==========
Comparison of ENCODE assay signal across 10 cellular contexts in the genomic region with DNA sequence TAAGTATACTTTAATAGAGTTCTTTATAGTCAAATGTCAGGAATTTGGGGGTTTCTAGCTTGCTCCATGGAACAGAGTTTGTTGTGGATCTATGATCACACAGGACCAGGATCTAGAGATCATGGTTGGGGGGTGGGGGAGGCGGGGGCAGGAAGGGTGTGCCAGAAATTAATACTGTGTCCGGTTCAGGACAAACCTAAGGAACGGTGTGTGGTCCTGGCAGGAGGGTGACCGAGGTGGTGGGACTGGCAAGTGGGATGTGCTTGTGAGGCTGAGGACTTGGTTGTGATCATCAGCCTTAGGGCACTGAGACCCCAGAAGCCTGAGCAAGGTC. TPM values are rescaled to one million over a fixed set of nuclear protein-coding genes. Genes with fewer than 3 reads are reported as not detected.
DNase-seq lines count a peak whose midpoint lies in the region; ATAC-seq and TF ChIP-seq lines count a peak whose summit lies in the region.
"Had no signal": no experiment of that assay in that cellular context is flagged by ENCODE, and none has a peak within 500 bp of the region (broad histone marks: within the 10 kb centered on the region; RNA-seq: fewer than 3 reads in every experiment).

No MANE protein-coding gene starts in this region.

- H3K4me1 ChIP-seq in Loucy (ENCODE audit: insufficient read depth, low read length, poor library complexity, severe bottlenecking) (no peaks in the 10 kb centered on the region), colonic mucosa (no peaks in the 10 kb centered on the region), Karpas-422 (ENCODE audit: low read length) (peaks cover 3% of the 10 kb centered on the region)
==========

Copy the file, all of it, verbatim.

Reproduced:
Comparison of ENCODE assay signal across 10 cellular contexts in the genomic region with DNA sequence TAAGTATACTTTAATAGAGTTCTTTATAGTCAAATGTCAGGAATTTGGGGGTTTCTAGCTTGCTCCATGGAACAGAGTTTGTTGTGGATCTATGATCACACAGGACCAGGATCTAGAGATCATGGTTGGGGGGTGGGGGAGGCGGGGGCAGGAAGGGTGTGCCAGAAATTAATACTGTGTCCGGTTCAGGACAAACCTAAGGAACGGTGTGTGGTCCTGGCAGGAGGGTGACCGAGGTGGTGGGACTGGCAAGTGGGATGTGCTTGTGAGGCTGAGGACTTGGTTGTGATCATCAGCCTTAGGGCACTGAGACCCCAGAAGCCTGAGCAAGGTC. TPM values are rescaled to one million over a fixed set of nuclear protein-coding genes. Genes with fewer than 3 reads are reported as not detected.
DNase-seq lines count a peak whose midpoint lies in the region; ATAC-seq and TF ChIP-seq lines count a peak whose summit lies in the region.
"Had no signal": no experiment of that assay in that cellular context is flagged by ENCODE, and none has a peak within 500 bp of the region (broad histone marks: within the 10 kb centered on the region; RNA-seq: fewer than 3 reads in every experiment).

No MANE protein-coding gene starts in this region.

- H3K4me1 ChIP-seq in Loucy (ENCODE audit: insufficient read depth, low read length, poor library complexity, severe bottlenecking) (no peaks in the 10 kb centered on the region), colonic mucosa (no peaks in the 10 kb centered on the region), Karpas-422 (ENCODE audit: low read length) (peaks cover 3% of the 10 kb centered on the region)